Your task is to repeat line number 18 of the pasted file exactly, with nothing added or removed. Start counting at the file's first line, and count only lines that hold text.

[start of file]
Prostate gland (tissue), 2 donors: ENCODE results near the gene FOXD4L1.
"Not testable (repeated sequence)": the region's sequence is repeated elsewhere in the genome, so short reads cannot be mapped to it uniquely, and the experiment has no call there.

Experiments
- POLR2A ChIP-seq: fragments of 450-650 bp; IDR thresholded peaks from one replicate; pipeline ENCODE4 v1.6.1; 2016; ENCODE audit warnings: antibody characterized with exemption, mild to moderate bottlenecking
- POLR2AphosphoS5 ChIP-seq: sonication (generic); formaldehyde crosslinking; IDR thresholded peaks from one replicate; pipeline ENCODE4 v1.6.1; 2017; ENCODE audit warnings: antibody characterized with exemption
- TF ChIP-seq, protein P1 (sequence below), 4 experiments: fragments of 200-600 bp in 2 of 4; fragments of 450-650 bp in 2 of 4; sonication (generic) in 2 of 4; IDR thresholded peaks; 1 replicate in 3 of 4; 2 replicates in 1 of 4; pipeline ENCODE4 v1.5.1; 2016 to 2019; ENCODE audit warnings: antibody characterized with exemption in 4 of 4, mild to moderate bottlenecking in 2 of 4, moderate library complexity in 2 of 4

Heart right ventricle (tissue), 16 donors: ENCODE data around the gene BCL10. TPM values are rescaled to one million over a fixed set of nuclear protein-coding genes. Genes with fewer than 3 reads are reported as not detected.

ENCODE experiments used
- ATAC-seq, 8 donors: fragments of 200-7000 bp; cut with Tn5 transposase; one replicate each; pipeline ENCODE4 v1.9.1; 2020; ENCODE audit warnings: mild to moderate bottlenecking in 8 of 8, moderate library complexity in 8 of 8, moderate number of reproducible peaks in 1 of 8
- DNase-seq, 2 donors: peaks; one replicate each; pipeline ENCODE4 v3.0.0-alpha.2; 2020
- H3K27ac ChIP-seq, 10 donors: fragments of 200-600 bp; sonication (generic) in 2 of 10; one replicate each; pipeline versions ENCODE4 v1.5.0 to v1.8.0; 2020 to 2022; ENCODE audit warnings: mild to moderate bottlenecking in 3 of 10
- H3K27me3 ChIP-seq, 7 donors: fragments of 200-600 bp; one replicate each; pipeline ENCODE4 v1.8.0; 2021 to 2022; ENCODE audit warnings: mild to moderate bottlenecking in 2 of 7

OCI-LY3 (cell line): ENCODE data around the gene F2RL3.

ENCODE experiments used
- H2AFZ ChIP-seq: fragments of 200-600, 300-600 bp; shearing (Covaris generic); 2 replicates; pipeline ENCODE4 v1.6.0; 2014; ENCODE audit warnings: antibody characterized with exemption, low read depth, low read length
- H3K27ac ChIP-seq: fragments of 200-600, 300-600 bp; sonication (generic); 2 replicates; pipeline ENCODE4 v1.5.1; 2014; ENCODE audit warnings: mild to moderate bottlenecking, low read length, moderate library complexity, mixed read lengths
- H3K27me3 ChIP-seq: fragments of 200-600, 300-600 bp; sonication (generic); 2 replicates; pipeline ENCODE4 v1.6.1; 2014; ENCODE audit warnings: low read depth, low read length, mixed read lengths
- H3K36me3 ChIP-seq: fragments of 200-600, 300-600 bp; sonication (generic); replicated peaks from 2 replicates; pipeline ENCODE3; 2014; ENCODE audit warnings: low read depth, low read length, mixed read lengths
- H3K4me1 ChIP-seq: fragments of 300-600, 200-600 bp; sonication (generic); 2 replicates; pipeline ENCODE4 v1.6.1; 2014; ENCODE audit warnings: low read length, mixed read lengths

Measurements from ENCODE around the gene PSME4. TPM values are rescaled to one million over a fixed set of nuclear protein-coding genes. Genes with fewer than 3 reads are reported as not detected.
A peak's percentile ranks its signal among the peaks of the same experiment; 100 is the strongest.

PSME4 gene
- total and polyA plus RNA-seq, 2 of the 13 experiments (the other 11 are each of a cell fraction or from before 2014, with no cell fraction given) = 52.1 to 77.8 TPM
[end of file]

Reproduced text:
- H3K36me3 ChIP-seq: fragments of 200-600, 300-600 bp; sonication (generic); replicated peaks from 2 replicates; pipeline ENCODE3; 2014; ENCODE audit warnings: low read depth, low read length, mixed read lengths